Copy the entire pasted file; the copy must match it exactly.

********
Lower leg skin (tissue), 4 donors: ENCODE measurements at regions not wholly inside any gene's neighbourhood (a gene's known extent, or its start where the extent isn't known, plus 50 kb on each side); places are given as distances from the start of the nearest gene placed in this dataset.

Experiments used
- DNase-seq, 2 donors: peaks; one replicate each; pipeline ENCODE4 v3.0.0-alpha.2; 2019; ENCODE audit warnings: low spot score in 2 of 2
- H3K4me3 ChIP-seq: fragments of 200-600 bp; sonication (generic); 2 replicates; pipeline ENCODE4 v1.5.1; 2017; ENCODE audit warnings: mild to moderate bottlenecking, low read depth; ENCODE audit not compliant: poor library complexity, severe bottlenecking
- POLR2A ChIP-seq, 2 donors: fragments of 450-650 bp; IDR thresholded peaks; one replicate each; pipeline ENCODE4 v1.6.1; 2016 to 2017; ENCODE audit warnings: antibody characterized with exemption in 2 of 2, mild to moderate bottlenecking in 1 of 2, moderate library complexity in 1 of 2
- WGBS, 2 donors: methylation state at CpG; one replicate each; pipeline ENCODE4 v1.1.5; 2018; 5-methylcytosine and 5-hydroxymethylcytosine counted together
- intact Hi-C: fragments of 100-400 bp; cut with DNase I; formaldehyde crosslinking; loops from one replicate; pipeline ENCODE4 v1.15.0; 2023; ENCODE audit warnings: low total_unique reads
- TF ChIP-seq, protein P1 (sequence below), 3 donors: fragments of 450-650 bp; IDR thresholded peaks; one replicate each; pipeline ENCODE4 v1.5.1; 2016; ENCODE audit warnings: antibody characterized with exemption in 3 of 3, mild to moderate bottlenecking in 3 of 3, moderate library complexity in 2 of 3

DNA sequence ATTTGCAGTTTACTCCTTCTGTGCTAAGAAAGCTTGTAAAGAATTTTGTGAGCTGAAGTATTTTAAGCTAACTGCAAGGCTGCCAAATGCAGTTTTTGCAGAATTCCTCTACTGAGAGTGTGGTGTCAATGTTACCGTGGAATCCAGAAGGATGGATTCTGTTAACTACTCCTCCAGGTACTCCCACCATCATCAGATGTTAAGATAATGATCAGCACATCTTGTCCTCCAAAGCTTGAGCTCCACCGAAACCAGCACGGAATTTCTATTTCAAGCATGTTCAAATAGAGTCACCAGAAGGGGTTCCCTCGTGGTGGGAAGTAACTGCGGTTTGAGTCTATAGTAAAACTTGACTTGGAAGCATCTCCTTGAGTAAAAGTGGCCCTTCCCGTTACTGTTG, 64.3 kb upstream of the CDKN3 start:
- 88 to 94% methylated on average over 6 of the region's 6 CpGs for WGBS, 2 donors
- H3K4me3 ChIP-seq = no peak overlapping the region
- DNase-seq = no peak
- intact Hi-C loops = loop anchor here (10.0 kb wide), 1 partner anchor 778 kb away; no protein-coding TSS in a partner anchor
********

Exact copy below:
Lower leg skin (tissue), 4 donors: ENCODE measurements at regions not wholly inside any gene's neighbourhood (a gene's known extent, or its start where the extent isn't known, plus 50 kb on each side); places are given as distances from the start of the nearest gene placed in this dataset.

Experiments used
- DNase-seq, 2 donors: peaks; one replicate each; pipeline ENCODE4 v3.0.0-alpha.2; 2019; ENCODE audit warnings: low spot score in 2 of 2
- H3K4me3 ChIP-seq: fragments of 200-600 bp; sonication (generic); 2 replicates; pipeline ENCODE4 v1.5.1; 2017; ENCODE audit warnings: mild to moderate bottlenecking, low read depth; ENCODE audit not compliant: poor library complexity, severe bottlenecking
- POLR2A ChIP-seq, 2 donors: fragments of 450-650 bp; IDR thresholded peaks; one replicate each; pipeline ENCODE4 v1.6.1; 2016 to 2017; ENCODE audit warnings: antibody characterized with exemption in 2 of 2, mild to moderate bottlenecking in 1 of 2, moderate library complexity in 1 of 2
- WGBS, 2 donors: methylation state at CpG; one replicate each; pipeline ENCODE4 v1.1.5; 2018; 5-methylcytosine and 5-hydroxymethylcytosine counted together
- intact Hi-C: fragments of 100-400 bp; cut with DNase I; formaldehyde crosslinking; loops from one replicate; pipeline ENCODE4 v1.15.0; 2023; ENCODE audit warnings: low total_unique reads
- TF ChIP-seq, protein P1 (sequence below), 3 donors: fragments of 450-650 bp; IDR thresholded peaks; one replicate each; pipeline ENCODE4 v1.5.1; 2016; ENCODE audit warnings: antibody characterized with exemption in 3 of 3, mild to moderate bottlenecking in 3 of 3, moderate library complexity in 2 of 3

DNA sequence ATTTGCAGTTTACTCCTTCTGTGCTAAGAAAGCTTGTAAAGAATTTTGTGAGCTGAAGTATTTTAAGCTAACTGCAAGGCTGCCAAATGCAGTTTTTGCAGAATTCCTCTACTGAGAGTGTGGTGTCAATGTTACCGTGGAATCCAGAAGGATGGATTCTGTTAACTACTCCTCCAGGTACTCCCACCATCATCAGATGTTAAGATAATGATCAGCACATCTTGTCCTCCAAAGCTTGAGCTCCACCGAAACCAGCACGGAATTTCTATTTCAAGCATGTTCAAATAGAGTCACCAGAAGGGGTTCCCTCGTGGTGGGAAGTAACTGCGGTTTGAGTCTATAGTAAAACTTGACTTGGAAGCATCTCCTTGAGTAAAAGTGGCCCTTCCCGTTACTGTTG, 64.3 kb upstream of the CDKN3 start:
- 88 to 94% methylated on average over 6 of the region's 6 CpGs for WGBS, 2 donors
- H3K4me3 ChIP-seq = no peak overlapping the region
- DNase-seq = no peak
- intact Hi-C loops = loop anchor here (10.0 kb wide), 1 partner anchor 778 kb away; no protein-coding TSS in a partner anchor